On Thursday, April 29th at San Diego State University, the Theater Film and Media department put on a very interesting show. They did important scenes from many Shakespeare plays, including Romeo and Juliet, Measure for Measure, Much Ado About Nothing, The Tempest, and Othello.
I’m sure sometime in your life (if you haven’t already) you will see a Shakespeare play or a movie adapted from his plays; Romeo and Juliet in particular. So sometimes it is fun to see how different actors or directors takes on certain scenes, and how they act as a specific character.
To start out, what is experimental theatre? Traditionally it is known as avant-garde theatre, but the meaning has begun to change over time. The best way to put it is seeing a classic play like A Raisin in the Sun and then going to see Cirque du Soleil. Traditional vs. Experimental.
The short scenes put on at SDSU’s experimental theatre were not as crazy as Cirque du Soleil, but they were interesting and good nonetheless.
One scene in particular that sticks out in my mind is one portrayal of Caliban in The Tempest. This monologue scene takes place when Caliban is talking to Prospero, and cursing him for tricking him, killing his mother and enslaving him. The actor crawled around on the ground as he growled and yelled his lines. It was captivating and you felt the passion of Caliban coming out of the actor’s mouth.
The best part of the night was the Romeo and Juliet fight scene. They acted out this scene twice, one with the men being portrayed by women, and one time with the men being portrayed by men. It was interesting to see how the men and women acted out the scene differently.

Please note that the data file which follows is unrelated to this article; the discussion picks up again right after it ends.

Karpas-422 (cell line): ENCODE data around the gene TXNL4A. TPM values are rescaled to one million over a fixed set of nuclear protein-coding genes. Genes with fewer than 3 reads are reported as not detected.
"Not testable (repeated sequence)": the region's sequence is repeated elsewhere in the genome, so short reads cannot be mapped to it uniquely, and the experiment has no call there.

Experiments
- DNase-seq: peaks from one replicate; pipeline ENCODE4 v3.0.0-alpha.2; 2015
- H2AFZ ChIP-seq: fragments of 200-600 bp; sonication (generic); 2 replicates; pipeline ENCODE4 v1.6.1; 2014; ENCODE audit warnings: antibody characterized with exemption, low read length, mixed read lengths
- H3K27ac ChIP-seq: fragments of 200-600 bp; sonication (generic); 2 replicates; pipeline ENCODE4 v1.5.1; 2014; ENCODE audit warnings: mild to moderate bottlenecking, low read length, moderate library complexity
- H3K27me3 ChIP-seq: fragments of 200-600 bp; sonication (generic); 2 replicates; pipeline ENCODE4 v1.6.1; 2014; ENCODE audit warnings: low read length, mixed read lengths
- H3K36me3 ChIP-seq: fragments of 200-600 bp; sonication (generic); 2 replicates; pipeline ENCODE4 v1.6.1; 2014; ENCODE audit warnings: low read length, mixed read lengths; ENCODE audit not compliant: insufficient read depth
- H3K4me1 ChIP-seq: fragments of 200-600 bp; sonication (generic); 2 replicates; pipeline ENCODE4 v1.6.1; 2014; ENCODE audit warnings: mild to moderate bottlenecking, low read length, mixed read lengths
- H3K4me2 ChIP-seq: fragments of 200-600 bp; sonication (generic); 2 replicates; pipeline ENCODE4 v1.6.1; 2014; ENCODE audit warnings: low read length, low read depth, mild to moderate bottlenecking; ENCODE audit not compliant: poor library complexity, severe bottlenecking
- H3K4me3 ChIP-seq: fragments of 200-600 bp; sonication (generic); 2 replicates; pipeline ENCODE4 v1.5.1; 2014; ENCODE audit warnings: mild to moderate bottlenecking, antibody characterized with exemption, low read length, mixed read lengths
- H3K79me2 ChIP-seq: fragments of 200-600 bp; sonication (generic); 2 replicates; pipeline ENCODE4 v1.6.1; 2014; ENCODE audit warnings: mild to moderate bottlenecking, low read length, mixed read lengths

The women had a more snarky connotation in their voice while they argued, and their fighting was short but fast paced. Their sword work was quick and they acted with more sadness and betrayal than anger. The men on the other hand acted with more anger and brute force. The fighting and sword play were much longer and they used the entire stage area. The arguments had that salty masculine humor.
Watching the women’s take on the scene in contrast to the men’s take on the scene was fascinating. It makes one wonder how two groups of people can see the scene so differently.
The scenes acted out were great, and very humorous. It is hard, when just reading a Shakespeare play, to see the humor. But as they acted the scenes out on the experimental theatre stage, the humor became more apparent. For example, when one character is off stage but eavesdropping, he/she isn’t just standing there listening. Instead he/she is crawling on the ground and hiding behind props in a stealthy spy style.
Overall it was interesting. Next time you are near San Diego State University, check out the experimental theatre plays. It will be humorous, captivating, and something you won’t soon forget.